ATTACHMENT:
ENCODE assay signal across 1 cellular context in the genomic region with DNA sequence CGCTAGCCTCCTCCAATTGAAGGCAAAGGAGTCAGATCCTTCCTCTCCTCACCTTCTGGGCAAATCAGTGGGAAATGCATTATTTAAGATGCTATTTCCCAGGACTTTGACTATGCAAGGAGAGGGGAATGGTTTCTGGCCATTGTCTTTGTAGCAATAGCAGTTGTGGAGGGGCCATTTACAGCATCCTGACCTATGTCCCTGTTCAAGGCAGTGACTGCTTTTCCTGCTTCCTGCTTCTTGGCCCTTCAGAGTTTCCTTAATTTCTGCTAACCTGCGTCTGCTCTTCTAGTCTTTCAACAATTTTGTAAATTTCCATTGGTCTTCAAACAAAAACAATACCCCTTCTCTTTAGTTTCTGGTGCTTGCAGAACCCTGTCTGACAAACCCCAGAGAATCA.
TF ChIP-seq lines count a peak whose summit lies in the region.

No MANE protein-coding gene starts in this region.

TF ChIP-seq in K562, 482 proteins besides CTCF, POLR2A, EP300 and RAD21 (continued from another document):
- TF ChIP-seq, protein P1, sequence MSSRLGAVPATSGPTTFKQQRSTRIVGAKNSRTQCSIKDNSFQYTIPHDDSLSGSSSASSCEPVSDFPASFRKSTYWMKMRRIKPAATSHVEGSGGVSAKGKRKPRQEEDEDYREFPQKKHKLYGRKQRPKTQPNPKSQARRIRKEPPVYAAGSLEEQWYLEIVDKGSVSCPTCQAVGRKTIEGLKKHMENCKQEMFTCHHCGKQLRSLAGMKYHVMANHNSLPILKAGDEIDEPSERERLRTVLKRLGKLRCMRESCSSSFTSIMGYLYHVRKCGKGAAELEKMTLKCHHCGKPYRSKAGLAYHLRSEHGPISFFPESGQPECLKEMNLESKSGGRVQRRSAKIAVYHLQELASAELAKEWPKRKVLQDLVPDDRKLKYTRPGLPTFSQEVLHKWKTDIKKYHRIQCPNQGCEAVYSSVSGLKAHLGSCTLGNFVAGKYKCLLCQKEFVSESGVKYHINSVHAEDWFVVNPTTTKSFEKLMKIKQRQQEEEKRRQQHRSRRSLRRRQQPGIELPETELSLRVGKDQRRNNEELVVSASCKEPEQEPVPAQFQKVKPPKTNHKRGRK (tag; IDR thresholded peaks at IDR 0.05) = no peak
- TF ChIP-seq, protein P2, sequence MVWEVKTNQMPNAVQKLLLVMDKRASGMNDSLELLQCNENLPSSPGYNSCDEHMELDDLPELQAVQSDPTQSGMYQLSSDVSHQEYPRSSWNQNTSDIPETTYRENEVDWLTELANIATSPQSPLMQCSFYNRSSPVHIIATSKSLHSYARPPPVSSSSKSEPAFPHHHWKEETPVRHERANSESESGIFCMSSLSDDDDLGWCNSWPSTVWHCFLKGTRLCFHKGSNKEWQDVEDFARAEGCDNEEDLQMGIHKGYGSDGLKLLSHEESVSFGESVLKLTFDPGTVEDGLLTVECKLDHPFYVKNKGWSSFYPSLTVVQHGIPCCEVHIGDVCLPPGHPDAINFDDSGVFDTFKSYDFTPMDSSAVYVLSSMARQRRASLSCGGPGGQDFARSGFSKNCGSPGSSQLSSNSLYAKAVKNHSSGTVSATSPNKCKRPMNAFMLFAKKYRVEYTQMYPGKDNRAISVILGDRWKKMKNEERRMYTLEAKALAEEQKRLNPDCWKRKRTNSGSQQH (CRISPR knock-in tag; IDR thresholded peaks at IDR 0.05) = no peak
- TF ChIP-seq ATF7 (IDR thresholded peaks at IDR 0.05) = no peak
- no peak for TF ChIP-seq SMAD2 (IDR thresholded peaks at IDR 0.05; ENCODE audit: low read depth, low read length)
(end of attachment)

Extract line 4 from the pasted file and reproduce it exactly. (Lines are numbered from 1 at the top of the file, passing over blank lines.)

TF ChIP-seq in K562, 482 proteins besides CTCF, POLR2A, EP300 and RAD21 (continued from another document):